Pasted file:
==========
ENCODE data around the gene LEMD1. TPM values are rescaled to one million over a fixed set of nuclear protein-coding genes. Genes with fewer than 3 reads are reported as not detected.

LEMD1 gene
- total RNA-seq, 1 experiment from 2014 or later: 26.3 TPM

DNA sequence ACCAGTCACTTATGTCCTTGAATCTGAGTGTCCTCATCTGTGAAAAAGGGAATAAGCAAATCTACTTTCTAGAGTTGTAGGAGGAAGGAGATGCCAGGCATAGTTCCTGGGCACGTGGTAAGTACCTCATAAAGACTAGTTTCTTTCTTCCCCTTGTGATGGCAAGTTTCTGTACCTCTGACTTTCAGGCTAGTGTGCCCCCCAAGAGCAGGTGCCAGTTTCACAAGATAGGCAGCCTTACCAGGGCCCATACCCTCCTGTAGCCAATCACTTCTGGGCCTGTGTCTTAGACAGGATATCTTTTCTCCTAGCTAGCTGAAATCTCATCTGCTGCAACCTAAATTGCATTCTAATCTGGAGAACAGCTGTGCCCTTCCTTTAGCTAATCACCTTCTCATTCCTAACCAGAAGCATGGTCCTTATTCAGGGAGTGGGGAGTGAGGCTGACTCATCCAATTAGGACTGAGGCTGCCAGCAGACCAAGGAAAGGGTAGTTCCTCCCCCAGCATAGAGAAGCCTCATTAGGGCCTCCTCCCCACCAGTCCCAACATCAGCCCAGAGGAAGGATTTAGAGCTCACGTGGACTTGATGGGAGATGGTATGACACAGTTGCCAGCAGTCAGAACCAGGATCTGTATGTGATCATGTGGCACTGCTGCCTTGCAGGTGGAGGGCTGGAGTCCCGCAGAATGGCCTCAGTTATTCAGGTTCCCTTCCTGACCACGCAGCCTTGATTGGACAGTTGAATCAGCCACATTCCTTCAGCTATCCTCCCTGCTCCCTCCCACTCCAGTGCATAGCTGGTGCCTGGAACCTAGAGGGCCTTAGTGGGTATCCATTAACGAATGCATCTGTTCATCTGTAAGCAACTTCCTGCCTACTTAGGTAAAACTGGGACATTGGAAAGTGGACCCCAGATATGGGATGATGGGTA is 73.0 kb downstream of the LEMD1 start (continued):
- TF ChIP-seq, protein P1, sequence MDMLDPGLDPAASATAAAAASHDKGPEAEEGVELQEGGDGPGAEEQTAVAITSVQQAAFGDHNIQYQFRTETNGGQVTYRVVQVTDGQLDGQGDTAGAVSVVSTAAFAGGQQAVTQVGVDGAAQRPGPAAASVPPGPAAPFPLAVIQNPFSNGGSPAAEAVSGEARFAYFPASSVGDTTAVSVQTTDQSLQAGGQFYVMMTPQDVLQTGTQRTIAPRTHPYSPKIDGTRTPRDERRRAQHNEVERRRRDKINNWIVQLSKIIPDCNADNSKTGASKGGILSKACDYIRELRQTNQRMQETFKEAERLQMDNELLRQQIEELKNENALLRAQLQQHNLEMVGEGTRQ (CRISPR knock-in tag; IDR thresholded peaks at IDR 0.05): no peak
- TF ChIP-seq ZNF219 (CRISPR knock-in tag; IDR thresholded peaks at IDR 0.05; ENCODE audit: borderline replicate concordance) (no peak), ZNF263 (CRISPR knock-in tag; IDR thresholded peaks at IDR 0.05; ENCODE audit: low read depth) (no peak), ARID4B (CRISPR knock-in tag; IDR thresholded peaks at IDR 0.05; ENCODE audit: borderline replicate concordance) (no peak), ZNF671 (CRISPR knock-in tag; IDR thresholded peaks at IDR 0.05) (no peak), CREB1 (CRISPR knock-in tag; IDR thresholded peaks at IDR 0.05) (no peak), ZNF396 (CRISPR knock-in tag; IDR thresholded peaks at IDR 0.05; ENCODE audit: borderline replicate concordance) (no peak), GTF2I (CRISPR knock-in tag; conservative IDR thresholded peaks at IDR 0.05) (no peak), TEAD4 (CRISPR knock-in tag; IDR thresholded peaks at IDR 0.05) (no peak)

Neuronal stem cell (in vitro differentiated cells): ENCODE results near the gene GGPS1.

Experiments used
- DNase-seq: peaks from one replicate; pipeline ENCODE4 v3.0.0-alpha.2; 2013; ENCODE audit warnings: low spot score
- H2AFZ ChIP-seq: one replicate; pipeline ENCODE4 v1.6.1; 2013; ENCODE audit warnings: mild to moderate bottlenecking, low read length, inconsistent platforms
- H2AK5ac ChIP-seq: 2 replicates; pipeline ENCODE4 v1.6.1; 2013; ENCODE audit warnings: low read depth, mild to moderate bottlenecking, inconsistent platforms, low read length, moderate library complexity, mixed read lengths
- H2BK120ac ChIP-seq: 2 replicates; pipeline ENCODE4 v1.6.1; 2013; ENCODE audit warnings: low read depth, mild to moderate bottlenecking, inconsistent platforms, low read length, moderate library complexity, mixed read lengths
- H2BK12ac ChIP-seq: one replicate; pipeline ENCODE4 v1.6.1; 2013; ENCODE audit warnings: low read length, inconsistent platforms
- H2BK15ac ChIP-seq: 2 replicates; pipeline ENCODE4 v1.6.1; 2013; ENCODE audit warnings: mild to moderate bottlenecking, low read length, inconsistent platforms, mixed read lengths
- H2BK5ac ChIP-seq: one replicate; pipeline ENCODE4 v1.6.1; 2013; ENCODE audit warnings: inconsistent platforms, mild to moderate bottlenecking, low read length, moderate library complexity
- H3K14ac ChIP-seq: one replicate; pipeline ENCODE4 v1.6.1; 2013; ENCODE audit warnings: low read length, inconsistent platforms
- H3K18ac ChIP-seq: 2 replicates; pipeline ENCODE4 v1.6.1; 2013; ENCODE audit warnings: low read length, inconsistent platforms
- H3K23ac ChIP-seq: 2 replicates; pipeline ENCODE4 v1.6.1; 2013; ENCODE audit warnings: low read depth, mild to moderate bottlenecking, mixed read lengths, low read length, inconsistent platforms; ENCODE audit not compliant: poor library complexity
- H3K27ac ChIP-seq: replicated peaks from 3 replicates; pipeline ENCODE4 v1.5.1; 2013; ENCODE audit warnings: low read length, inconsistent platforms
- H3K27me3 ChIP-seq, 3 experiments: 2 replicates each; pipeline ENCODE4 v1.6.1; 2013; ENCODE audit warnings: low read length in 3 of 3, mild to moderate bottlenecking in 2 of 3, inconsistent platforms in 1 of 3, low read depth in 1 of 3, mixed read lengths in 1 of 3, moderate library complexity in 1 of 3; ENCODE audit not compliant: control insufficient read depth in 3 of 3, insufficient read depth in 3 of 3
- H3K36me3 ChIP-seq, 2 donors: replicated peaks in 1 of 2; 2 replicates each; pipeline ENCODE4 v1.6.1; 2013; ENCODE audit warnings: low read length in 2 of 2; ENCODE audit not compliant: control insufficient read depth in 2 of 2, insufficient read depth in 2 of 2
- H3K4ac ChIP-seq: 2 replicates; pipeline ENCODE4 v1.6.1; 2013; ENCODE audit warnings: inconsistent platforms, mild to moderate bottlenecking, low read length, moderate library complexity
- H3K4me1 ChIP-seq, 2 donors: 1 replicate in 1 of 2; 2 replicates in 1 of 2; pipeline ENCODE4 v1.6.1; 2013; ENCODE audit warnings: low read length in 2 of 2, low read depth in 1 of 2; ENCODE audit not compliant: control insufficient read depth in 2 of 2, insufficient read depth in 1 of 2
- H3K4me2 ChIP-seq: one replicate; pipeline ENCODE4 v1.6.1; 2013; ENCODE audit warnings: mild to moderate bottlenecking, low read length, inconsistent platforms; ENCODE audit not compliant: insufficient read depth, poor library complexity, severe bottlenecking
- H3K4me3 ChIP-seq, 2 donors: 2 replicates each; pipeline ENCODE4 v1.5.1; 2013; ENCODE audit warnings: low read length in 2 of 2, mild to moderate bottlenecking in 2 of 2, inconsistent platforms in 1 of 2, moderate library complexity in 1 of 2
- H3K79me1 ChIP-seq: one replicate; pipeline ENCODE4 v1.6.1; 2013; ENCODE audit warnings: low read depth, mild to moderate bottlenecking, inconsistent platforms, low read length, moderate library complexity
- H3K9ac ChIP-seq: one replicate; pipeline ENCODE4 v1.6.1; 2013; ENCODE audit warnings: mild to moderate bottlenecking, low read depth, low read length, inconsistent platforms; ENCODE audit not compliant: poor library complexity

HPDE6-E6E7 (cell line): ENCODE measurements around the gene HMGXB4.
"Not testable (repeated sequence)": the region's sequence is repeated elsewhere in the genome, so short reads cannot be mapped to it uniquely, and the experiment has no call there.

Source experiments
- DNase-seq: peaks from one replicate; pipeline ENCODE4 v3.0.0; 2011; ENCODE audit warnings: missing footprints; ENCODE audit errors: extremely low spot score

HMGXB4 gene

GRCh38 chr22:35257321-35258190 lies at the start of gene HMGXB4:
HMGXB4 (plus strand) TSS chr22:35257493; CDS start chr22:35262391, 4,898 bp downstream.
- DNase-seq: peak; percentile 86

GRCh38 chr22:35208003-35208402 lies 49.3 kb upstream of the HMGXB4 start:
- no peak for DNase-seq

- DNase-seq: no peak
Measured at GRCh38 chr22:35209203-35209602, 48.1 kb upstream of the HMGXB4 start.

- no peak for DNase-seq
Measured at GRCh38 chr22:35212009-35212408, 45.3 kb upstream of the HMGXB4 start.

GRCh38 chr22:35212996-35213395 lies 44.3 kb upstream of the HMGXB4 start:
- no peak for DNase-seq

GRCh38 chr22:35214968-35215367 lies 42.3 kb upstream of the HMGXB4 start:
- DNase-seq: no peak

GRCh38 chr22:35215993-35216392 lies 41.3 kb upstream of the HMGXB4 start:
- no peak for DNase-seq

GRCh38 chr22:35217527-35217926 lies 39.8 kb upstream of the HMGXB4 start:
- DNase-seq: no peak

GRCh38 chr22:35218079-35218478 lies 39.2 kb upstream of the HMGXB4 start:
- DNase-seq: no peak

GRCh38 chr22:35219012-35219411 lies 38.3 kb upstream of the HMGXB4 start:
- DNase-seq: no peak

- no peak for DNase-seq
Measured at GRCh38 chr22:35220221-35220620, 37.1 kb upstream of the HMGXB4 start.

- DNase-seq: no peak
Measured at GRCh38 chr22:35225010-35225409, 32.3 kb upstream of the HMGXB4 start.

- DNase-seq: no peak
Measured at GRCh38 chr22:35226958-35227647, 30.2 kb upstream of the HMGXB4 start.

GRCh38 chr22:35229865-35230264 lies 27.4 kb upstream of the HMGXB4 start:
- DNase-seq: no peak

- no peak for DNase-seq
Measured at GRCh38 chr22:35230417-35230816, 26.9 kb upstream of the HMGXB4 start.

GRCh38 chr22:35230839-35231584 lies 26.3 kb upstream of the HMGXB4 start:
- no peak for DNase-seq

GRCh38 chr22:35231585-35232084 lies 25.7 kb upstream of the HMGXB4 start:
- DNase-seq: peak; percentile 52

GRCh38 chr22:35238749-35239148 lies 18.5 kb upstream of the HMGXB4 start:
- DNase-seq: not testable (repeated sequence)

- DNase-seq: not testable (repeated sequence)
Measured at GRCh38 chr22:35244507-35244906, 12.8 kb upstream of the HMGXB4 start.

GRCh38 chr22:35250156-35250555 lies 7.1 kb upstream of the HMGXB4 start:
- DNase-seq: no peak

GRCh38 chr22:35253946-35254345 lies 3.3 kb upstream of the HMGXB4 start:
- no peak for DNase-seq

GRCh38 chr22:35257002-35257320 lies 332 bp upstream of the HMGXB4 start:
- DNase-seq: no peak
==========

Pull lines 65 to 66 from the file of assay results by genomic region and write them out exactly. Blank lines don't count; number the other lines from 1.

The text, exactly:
- no peak for DNase-seq

GRCh38 chr22:35231585-35232084 lies 25.7 kb upstream of the HMGXB4 start: